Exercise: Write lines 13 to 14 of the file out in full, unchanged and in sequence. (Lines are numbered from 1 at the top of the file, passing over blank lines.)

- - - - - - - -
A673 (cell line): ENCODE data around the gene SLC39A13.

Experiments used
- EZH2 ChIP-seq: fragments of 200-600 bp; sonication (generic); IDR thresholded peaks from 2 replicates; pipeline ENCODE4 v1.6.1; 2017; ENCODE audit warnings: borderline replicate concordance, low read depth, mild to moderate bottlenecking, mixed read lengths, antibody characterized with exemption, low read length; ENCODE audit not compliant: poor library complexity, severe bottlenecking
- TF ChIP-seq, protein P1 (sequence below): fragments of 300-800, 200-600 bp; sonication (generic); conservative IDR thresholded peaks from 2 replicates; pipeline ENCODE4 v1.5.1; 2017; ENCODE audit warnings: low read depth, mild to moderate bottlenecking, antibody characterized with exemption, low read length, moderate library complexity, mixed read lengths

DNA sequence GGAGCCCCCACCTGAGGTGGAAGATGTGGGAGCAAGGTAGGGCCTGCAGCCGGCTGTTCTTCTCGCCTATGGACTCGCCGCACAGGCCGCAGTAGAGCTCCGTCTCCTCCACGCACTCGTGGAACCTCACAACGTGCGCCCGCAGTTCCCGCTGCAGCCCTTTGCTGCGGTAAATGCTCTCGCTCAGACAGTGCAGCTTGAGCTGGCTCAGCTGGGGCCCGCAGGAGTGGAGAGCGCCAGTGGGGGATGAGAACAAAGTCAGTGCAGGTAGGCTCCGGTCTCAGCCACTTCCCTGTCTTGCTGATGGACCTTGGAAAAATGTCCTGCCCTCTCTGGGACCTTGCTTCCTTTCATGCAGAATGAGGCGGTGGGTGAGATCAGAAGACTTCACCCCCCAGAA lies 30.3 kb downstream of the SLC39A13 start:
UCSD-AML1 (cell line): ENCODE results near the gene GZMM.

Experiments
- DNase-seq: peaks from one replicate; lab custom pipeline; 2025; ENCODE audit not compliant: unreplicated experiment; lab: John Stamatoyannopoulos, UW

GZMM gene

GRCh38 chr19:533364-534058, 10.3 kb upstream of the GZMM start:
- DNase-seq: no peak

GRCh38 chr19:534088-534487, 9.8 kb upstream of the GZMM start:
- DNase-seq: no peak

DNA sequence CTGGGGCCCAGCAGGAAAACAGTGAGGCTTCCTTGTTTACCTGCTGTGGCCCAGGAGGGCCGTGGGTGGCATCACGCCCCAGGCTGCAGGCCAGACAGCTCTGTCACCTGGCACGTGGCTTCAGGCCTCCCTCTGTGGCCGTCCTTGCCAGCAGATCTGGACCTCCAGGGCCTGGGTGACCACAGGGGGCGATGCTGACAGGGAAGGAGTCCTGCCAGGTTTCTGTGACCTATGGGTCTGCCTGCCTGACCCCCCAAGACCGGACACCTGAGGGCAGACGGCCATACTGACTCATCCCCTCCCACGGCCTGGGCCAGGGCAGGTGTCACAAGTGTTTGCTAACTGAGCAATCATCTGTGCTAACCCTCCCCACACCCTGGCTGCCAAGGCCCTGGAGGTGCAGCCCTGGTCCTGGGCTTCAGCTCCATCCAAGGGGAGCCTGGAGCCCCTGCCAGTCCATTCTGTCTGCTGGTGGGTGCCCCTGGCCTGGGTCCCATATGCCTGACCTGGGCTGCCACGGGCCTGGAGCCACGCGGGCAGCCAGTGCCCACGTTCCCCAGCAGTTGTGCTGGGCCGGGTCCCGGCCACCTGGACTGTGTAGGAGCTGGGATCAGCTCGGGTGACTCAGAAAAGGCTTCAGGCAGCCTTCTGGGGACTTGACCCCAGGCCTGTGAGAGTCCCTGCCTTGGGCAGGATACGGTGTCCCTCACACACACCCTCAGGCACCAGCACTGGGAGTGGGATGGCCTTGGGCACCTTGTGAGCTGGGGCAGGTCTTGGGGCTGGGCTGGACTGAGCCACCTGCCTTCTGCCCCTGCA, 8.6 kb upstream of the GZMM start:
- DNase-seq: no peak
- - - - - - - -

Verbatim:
- DNase-seq: no peak

DNA sequence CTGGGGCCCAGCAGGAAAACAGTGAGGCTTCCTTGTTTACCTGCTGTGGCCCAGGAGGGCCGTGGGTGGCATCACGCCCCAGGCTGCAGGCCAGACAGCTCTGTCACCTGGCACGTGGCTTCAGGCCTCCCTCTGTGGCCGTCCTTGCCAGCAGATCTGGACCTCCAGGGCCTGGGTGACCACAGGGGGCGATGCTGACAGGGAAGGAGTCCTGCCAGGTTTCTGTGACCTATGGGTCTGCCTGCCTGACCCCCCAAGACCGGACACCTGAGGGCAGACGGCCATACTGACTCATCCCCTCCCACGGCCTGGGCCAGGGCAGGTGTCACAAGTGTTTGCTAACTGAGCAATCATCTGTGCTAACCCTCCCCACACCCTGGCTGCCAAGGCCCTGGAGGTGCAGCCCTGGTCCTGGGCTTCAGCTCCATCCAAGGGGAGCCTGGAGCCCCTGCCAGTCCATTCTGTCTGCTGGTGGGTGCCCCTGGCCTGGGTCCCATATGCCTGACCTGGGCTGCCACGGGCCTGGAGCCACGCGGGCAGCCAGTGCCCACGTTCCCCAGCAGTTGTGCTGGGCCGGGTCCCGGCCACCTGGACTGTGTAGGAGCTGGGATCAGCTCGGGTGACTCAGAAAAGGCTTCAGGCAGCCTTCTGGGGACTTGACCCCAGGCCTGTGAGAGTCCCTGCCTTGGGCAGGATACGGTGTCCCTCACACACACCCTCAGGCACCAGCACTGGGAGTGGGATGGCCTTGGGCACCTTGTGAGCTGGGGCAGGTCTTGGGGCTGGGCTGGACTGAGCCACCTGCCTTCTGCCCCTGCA, 8.6 kb upstream of the GZMM start: